The time release depression has allowed companies like Lennar and LNR to hold out for sunnier days with crutches unavailable to consumers and small businesses. Lennar and LNR are part of a network of large financial institutions that lobbied expensively and extensively for the prerogatives of the "free market" over many decades. The visible benefits include a provision supported by the Obama White House in 2009 legislation that allows homebuilders to write off current losses– billions– against profits during the building boom. LNR, like most of Wall Street, is surviving through an accounting rule change recently approved by Congress that gives the nation’s largest financial institutions (ie. the issuers of debt owned by LNR and owed by Lennar) the flexibility to price their balance sheets as though a 30 to 50 percent devaluation of assets has not occurred.

This is not the place to argue whether enforcing the mark-to-market rule — or just to shrug and let it go– would have resulted in 25 percent unemployment throughout the United States, but there is no question that the fundamental characteristic of the time-release depression is precisely to allow the big recipients of debt to survive and not collapse. That’s Plan A. The problem: there is no Plan B.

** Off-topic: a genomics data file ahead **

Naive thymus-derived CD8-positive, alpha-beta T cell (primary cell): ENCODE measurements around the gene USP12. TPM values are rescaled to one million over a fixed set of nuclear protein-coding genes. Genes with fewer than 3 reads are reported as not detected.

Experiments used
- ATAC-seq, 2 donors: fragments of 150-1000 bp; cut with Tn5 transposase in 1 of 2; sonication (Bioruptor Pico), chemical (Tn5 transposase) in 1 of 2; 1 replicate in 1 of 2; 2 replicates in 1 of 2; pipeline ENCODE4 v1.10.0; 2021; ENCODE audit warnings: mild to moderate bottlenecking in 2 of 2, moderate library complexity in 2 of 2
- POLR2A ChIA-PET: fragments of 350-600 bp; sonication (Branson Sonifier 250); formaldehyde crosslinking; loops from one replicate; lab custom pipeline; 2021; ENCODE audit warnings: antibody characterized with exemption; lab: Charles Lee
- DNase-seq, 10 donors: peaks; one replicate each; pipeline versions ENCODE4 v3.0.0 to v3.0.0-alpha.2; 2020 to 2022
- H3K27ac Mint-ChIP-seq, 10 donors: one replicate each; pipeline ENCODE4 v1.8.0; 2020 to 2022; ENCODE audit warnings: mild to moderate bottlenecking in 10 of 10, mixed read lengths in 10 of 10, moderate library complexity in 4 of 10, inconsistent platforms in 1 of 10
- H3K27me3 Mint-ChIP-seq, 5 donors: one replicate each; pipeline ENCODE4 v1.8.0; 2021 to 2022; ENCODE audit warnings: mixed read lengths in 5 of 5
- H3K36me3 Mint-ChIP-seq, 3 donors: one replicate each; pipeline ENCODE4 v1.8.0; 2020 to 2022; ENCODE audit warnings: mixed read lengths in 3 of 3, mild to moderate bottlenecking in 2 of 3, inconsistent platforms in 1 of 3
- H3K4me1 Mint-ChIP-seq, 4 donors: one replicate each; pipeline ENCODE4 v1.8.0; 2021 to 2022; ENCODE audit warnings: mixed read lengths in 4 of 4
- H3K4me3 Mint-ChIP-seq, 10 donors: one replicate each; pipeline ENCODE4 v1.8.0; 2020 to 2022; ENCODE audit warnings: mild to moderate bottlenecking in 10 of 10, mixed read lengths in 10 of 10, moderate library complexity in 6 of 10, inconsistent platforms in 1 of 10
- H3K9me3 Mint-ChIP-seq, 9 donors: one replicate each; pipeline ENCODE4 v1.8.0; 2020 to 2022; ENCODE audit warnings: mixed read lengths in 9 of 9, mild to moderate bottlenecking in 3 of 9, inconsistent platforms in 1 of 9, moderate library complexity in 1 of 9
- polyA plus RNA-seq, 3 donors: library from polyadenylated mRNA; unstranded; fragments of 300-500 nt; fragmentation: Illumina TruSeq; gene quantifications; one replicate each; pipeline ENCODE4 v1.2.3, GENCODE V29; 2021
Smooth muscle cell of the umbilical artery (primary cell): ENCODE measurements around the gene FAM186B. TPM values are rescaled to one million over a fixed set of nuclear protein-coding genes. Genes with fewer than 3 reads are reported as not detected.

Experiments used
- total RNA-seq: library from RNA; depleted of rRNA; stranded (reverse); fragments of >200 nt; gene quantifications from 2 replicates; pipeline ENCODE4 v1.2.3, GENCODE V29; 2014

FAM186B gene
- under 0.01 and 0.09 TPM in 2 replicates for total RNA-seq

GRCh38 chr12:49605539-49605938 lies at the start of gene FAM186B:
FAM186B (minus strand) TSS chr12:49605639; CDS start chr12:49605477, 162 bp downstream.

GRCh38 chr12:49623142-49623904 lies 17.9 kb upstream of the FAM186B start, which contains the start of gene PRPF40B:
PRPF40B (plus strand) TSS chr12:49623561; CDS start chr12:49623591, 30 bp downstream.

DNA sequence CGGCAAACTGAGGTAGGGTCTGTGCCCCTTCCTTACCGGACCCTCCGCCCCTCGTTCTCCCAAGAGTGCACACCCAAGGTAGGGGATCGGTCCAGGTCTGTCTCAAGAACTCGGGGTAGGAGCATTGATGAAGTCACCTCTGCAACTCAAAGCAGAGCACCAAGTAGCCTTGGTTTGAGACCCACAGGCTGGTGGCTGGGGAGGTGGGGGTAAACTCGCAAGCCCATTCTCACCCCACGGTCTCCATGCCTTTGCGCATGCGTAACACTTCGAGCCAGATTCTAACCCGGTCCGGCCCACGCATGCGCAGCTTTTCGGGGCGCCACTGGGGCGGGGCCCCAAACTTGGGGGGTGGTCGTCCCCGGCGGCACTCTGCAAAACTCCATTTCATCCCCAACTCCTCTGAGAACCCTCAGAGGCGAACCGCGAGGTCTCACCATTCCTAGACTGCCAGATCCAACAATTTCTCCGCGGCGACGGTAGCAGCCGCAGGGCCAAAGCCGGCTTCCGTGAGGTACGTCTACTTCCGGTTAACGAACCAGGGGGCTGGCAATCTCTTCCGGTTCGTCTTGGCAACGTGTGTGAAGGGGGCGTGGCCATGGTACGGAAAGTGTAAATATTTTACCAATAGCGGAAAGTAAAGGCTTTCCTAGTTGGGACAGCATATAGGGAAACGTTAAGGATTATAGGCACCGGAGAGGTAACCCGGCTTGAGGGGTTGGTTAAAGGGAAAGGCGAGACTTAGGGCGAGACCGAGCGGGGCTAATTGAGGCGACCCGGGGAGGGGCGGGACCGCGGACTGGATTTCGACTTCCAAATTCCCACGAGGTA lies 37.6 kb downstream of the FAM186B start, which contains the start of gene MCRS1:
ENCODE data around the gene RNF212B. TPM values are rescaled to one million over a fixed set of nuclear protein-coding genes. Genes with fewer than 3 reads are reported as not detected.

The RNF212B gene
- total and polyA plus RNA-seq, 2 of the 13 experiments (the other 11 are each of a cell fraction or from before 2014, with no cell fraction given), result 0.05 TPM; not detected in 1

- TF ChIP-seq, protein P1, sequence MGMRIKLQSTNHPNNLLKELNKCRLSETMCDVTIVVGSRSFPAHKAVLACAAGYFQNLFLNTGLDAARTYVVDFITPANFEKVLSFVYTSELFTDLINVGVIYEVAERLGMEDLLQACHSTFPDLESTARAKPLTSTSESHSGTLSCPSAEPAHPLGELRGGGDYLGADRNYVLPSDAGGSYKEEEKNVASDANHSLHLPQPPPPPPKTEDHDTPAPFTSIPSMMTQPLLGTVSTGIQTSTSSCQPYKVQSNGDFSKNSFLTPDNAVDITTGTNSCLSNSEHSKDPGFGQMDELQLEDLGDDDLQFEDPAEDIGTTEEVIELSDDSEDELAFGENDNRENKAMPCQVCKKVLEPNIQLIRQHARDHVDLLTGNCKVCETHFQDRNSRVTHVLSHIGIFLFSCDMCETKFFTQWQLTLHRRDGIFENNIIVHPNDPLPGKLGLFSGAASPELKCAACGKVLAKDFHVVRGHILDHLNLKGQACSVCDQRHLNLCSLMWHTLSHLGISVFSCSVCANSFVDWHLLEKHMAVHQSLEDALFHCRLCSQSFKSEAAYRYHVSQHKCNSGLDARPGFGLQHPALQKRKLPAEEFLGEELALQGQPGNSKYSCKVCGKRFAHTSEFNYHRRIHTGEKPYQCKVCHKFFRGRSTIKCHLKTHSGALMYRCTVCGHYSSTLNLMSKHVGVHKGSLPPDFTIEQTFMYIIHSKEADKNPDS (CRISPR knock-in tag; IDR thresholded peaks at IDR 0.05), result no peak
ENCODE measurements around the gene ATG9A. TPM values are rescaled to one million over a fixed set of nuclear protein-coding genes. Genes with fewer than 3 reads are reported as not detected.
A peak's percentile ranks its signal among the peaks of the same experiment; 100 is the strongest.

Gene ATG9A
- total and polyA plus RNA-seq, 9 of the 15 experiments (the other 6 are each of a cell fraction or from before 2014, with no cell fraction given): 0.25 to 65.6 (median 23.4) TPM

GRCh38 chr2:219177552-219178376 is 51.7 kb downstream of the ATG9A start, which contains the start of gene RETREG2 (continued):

If Congressional hearings on financial regulations only reinstitute the firewalls that once protected depositor institutions from speculative investment banks, the opportunity to cure the deep, underlying distortions of democracy that have grown out of the dependence of the economy on collateralized debt and other forms of financial derivatives will be missed. It is critical not just to regulate the markets for that debt, to provide for clear transparency in valuations, but also to integrate how communities choose to grow and to re-balance democracy in favor of citizens and taxpayers so that power and wealth is not so concentrated behind closed doors.

Those closed doors mesh with Wall Street’s. It is said we can’t open them, because otherwise we risk another Great Depression. Where we are, today, may get us to the same place– only slower. The mainstream media is proving an unreliable guide for the underlying cause of this time-release depression. One can’t build an economy of Potemkin Villages based on Rooms-To-Go advertisements without a day of reckoning. That goes equally for the overdevelopment of downtown Miami– a sinkhole for billions of collateralized mortgage bonds– as for suburban sprawl near the Everglades and the billions of taxpayer dollars to correct past mistakes.

ALAN FARAGO, conservation chair of Friends of the Everglades, lives in south Florida. He can be reached at: afarago@bellsouth.net

 

WORDS THAT STICK